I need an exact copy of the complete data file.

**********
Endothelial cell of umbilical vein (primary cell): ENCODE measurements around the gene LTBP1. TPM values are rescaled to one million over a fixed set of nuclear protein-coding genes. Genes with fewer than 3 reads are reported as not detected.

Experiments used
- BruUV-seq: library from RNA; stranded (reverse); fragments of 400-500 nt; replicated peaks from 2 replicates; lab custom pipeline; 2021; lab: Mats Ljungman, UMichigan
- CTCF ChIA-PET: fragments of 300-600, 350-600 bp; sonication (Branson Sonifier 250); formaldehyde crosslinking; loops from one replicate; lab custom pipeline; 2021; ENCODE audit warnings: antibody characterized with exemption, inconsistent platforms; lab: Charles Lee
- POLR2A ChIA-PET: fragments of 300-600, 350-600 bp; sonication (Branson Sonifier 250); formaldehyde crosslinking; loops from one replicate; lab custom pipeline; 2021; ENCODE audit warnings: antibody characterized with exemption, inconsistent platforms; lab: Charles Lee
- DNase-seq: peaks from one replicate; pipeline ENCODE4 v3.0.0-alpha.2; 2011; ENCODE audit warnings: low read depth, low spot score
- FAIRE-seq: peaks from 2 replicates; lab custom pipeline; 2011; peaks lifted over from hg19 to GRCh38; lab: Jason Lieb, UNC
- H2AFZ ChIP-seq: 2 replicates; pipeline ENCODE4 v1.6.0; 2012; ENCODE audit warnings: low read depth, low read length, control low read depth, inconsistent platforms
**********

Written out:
Endothelial cell of umbilical vein (primary cell): ENCODE measurements around the gene LTBP1. TPM values are rescaled to one million over a fixed set of nuclear protein-coding genes. Genes with fewer than 3 reads are reported as not detected.

Experiments used
- BruUV-seq: library from RNA; stranded (reverse); fragments of 400-500 nt; replicated peaks from 2 replicates; lab custom pipeline; 2021; lab: Mats Ljungman, UMichigan
- CTCF ChIA-PET: fragments of 300-600, 350-600 bp; sonication (Branson Sonifier 250); formaldehyde crosslinking; loops from one replicate; lab custom pipeline; 2021; ENCODE audit warnings: antibody characterized with exemption, inconsistent platforms; lab: Charles Lee
- POLR2A ChIA-PET: fragments of 300-600, 350-600 bp; sonication (Branson Sonifier 250); formaldehyde crosslinking; loops from one replicate; lab custom pipeline; 2021; ENCODE audit warnings: antibody characterized with exemption, inconsistent platforms; lab: Charles Lee
- DNase-seq: peaks from one replicate; pipeline ENCODE4 v3.0.0-alpha.2; 2011; ENCODE audit warnings: low read depth, low spot score
- FAIRE-seq: peaks from 2 replicates; lab custom pipeline; 2011; peaks lifted over from hg19 to GRCh38; lab: Jason Lieb, UNC
- H2AFZ ChIP-seq: 2 replicates; pipeline ENCODE4 v1.6.0; 2012; ENCODE audit warnings: low read depth, low read length, control low read depth, inconsistent platforms